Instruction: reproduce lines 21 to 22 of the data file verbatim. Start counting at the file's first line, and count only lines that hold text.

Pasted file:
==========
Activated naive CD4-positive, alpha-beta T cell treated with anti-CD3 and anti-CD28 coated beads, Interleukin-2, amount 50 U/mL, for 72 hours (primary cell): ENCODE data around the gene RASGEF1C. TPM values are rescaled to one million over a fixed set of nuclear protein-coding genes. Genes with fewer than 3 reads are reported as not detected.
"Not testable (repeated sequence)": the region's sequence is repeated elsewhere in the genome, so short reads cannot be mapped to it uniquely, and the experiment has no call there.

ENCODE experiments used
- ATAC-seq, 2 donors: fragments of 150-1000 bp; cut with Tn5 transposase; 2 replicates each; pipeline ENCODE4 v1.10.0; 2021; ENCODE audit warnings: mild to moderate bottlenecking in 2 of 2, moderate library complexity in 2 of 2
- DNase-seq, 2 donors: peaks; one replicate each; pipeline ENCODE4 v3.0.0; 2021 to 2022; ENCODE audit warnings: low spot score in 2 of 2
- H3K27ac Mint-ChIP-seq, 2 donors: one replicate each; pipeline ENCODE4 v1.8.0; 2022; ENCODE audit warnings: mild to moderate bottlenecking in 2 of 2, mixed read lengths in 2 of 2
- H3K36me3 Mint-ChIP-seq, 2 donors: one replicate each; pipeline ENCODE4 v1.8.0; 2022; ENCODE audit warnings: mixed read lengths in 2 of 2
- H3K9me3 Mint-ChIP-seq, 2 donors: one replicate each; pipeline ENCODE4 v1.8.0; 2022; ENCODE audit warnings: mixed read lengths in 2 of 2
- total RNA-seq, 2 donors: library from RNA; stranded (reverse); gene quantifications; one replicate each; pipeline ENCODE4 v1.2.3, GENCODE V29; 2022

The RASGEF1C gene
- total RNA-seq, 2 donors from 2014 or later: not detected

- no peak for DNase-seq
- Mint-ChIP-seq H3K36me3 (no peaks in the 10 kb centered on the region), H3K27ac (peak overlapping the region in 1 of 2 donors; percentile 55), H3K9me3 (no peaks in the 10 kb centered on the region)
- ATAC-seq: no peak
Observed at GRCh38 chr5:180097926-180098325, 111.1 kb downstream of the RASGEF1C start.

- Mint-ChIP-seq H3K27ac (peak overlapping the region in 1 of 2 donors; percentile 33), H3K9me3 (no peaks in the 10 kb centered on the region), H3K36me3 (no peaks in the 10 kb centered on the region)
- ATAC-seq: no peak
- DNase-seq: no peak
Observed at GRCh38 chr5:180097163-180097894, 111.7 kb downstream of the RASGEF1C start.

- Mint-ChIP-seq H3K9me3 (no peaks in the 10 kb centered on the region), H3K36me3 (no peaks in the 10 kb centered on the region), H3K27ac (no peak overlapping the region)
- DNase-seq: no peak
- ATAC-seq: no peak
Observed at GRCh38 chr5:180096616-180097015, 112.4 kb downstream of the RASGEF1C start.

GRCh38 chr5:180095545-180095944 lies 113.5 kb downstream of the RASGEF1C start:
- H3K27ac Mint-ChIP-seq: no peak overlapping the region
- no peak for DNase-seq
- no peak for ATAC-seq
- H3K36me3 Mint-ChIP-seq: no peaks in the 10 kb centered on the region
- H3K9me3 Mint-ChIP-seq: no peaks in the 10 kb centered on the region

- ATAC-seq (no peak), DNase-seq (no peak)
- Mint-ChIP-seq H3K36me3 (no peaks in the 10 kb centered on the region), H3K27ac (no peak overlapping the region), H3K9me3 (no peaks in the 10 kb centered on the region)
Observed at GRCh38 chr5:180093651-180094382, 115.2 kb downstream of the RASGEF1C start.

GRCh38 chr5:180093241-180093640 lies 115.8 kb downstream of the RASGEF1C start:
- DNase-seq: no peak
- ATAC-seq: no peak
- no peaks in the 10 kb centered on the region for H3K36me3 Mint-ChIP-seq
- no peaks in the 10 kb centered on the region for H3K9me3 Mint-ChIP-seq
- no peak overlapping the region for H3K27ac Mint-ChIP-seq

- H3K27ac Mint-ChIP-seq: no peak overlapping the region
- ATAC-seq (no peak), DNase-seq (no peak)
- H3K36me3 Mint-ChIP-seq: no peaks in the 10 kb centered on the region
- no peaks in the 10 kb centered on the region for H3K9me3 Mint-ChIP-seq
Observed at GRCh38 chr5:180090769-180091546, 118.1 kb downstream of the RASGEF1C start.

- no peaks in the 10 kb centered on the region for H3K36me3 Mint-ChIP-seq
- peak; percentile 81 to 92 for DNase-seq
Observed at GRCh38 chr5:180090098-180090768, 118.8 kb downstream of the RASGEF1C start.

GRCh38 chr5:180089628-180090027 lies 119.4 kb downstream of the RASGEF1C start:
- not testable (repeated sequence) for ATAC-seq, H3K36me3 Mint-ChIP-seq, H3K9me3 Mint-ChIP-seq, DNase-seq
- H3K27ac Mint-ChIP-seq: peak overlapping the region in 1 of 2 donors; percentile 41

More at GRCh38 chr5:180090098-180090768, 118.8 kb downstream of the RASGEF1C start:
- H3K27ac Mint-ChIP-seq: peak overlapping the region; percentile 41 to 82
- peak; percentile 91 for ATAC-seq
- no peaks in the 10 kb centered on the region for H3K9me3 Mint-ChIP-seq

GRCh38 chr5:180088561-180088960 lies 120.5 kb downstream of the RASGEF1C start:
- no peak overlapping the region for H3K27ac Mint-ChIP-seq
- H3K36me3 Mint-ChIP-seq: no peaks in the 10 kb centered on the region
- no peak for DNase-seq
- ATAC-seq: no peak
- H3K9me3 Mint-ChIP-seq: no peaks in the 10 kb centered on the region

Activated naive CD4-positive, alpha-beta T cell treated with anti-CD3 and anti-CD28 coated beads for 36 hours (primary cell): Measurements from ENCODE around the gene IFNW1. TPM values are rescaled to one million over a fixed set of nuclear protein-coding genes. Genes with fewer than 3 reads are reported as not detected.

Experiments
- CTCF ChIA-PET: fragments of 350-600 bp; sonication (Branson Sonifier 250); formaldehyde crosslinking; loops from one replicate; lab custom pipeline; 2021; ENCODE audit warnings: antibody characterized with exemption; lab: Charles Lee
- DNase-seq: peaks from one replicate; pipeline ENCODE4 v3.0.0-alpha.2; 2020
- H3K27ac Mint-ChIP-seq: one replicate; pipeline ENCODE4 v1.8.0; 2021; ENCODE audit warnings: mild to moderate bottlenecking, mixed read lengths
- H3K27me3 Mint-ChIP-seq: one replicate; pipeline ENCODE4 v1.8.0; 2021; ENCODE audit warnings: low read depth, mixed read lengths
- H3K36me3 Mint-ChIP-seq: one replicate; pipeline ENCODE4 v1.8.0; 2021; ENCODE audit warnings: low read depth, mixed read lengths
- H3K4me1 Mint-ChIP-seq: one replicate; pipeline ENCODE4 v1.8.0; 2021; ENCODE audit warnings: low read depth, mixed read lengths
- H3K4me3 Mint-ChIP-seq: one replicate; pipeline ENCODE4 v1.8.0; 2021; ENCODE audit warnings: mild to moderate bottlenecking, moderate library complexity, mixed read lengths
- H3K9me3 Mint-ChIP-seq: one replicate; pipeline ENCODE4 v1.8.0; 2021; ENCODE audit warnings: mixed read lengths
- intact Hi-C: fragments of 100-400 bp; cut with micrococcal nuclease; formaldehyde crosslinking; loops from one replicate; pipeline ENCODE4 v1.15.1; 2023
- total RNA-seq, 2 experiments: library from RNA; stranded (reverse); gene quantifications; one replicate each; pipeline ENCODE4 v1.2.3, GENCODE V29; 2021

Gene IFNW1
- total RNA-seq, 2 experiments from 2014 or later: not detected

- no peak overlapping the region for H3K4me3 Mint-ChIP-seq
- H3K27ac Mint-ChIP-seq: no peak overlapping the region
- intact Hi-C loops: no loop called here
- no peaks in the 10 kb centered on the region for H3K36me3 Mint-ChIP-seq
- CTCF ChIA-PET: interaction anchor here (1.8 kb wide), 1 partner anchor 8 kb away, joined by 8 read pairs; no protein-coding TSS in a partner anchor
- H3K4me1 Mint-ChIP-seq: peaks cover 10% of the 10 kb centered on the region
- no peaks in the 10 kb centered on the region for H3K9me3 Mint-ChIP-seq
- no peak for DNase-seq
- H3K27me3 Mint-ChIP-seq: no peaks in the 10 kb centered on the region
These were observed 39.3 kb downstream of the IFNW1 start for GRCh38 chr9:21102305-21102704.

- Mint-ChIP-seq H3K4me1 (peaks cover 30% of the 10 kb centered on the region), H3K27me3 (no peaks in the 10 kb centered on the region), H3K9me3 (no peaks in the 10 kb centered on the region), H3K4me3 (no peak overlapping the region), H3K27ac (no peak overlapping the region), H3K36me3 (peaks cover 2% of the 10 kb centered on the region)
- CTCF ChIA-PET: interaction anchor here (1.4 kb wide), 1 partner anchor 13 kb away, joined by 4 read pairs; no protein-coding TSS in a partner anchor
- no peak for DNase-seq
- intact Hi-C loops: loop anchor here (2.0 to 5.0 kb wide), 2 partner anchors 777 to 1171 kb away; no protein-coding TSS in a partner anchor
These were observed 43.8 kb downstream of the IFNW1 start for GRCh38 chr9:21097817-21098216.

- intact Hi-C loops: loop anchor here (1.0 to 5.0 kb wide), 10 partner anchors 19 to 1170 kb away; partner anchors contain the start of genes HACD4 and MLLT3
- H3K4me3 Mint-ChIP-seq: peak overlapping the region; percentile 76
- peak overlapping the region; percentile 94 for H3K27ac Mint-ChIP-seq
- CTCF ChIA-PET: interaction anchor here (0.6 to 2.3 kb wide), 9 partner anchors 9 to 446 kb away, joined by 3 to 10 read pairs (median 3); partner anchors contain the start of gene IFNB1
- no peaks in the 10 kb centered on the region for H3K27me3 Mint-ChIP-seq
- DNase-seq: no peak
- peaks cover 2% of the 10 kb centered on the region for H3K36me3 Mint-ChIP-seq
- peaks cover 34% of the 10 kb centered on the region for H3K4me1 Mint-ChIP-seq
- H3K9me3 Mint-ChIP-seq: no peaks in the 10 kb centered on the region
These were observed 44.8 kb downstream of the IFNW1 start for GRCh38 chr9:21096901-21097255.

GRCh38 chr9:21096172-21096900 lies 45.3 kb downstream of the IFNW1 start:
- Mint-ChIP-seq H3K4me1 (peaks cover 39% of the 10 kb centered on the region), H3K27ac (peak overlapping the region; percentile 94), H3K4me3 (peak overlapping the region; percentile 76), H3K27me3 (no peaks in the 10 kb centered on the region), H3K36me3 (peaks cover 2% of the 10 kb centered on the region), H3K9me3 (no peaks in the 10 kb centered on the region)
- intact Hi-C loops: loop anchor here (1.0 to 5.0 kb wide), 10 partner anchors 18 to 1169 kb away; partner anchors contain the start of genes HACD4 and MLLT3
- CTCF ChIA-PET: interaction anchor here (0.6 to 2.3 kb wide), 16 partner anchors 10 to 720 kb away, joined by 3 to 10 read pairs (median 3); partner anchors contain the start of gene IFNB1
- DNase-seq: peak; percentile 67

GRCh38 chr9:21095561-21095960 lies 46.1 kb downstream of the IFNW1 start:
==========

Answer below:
- DNase-seq: no peak
- ATAC-seq: no peak